A baby’s cough can mean very different things, and it’s not as if you can ask your baby what’s wrong. Sometimes it’s hard to know if you should call your doctor for advice, make an appointment, or head straight to the emergency room.
Coughs are the body’s way of protecting itself, explains Howard Balbi, MD, director of pediatric infectious diseases at Nassau County Medical Center in East Meadow, New York. Coughing serves as the method the body uses to keep the airways clear, ridding the throat of phlegm, postnasal drip (nasal mucus that drips down the back of the throat), or a lodged piece of food. There are two kinds of coughs that serve this purpose:
- Wet cough: This results from a respiratory illness accompanying a bacterial infection. This causes phlegm or mucus (which contains white blood cells to help fight germs) to form in baby’s airways.
Children younger than 4 months don’t cough much, so if they do, it’s serious, says Catherine Dundon, MD, an associate clinical professor of pediatrics at Vanderbilt University Medical School and a pediatrician in Goodlettsville, Tennessee. In the winter, if an infant is coughing terribly, it could be respiratory syncytial virus (RSV), a dangerous viral infection for infants. Once your child is older than age 1, coughs are less alarming. In most cases, chances are your baby’s cough is nothing more than a cold.
To help you tell a wait-and-see cough from one that demands immediate medical attention, stay calm, listen carefully to the cough, and follow the directions below.
When to Worry: Coughs & Colds
Common Cold or Flu
Signs that a baby’s cough may indicate a cold include:
- Stuffy or runny nose
- Sore throat
Sounds like: Dry hack
Other symptoms: Coughs are usually dry, but depending on the severity of the cold, baby can have:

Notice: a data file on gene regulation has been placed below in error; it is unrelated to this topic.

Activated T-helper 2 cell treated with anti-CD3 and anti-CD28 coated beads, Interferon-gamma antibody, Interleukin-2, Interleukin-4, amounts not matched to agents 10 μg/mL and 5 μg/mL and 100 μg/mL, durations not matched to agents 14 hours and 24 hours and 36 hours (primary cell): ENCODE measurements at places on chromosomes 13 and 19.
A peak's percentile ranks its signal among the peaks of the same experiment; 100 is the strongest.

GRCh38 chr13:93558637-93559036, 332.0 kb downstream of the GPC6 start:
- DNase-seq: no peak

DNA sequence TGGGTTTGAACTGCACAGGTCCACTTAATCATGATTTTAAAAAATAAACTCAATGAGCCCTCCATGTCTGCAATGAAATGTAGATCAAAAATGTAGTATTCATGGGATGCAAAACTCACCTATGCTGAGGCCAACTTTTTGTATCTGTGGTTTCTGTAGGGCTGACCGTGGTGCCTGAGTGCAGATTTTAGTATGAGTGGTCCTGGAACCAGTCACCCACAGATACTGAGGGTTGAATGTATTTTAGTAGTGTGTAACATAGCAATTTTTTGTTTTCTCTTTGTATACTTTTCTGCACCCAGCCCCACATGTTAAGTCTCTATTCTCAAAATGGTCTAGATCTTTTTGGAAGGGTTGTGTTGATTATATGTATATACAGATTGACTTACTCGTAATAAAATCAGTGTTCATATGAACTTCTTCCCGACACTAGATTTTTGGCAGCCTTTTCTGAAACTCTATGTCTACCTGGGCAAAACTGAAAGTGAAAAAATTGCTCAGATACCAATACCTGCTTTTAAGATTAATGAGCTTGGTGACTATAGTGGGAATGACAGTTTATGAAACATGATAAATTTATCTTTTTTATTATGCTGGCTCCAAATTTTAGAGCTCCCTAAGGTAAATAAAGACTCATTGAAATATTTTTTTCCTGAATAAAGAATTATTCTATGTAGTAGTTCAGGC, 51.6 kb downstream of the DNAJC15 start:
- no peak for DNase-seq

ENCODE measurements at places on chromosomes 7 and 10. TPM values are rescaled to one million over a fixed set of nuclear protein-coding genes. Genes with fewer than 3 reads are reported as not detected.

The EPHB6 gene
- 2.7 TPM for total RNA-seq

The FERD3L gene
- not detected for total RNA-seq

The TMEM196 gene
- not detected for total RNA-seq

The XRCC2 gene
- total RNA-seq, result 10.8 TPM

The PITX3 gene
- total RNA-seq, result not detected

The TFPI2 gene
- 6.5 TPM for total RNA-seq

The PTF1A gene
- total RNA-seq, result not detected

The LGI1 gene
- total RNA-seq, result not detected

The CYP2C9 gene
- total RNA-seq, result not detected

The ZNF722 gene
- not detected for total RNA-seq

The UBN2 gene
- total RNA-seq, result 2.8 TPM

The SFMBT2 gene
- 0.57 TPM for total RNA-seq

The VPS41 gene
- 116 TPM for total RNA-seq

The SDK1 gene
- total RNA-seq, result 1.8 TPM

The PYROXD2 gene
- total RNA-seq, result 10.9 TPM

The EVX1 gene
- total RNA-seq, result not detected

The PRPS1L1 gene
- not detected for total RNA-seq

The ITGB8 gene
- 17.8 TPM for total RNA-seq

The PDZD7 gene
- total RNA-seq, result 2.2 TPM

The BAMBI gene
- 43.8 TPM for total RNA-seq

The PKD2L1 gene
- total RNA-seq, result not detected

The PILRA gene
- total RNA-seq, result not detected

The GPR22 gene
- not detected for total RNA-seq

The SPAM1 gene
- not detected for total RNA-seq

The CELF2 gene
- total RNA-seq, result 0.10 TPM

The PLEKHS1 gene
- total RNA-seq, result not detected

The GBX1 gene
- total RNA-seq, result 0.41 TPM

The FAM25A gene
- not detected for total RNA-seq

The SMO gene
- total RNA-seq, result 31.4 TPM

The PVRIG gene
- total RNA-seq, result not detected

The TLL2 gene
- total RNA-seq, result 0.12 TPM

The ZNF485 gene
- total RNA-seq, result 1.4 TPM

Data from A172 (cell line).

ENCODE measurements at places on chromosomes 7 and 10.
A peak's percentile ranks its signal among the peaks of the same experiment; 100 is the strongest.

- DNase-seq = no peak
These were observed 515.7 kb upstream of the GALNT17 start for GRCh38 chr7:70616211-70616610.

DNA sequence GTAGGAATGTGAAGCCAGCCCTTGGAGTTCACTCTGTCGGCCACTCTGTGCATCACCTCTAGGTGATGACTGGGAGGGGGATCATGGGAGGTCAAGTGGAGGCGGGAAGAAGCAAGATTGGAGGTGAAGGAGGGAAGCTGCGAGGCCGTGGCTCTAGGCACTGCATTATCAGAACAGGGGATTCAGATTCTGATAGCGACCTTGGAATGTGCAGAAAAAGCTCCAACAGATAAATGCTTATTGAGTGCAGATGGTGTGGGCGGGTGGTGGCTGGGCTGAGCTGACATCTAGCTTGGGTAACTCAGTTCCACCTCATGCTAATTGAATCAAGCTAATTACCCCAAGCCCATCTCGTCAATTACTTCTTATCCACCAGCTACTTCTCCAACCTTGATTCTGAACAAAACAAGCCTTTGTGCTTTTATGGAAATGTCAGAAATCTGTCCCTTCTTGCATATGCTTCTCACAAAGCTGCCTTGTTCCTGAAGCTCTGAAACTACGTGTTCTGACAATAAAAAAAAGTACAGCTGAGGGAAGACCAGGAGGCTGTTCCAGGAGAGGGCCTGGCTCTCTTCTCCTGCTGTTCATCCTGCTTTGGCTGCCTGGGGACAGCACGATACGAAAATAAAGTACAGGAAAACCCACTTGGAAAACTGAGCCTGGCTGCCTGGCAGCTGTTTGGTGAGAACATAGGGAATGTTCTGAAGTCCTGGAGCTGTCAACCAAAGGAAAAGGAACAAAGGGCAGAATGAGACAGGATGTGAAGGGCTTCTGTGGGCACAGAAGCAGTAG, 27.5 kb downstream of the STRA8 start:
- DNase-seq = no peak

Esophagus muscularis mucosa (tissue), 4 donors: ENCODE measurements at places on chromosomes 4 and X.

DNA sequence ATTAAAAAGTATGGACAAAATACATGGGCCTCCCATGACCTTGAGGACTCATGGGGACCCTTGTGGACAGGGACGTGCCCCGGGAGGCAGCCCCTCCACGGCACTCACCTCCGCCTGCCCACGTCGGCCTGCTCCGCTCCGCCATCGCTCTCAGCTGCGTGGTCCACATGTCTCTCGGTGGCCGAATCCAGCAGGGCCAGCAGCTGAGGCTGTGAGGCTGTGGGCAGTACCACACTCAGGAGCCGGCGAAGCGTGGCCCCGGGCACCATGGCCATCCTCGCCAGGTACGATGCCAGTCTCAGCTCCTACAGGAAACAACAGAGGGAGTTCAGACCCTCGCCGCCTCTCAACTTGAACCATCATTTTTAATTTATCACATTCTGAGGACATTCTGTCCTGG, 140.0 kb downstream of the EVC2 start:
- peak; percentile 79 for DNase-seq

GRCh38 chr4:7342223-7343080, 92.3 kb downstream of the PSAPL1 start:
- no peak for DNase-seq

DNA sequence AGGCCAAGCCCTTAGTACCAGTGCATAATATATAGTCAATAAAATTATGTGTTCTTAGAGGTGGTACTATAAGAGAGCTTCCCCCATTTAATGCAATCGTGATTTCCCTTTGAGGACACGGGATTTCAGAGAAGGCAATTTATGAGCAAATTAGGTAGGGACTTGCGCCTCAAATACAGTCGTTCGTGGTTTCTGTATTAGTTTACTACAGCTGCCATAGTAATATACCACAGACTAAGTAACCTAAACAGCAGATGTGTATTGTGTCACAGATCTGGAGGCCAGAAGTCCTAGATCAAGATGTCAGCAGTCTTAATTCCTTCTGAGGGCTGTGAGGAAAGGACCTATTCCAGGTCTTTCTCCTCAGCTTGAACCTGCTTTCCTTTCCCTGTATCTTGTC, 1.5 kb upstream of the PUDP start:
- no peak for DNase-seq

- Some rattling mucus
- A slight fever at night
Treatment: Try your own mother’s “lots-of-fluids-and-plenty-of-rest” routine. Although you may be eager to give baby something stronger to quiet the cough, the American Academy of Pediatrics advises against using cough and cold medications for kids under 6 years because studies have shown that they don’t work in little kids — and they can have potentially fatal side effects. It’s better to stick to natural methods such as honey (for babies over a year), saline drops, and a cool-mist humidifier.
Acetaminophen is safe to use to reduce a fever, but if your child’s temperature is 100.4 degrees or higher and she looks sickly, call your doctor. It’s likely that she has the flu. If your baby is 4 months or younger, call your doctor immediately if she has any fever; even a slight fever is serious in infants.
You know baby has croup when he wakes up in the middle of the night with a barking cough (the sound is hard to mistake) and difficulty breathing. Croup typically affects children under age 5 and often begins with a normal cold or sniffle earlier in the day.
Sounds like: Barking cough
Other symptoms: Usually caused by a viral infection, croup makes the lining of the trachea swell up and closes the airways, which is why baby has such a hard time breathing. You’ll hear the seal-like cough when your child inhales (not on the exhale).
Treatment: First try to calm your child. Then consider one of the following techniques to ease her breathing.
- Run the shower, close the bathroom door, and let your child breathe in the steamy air.
- If it’s a mild evening, take him outside; the damp air should make it easier for him to breathe.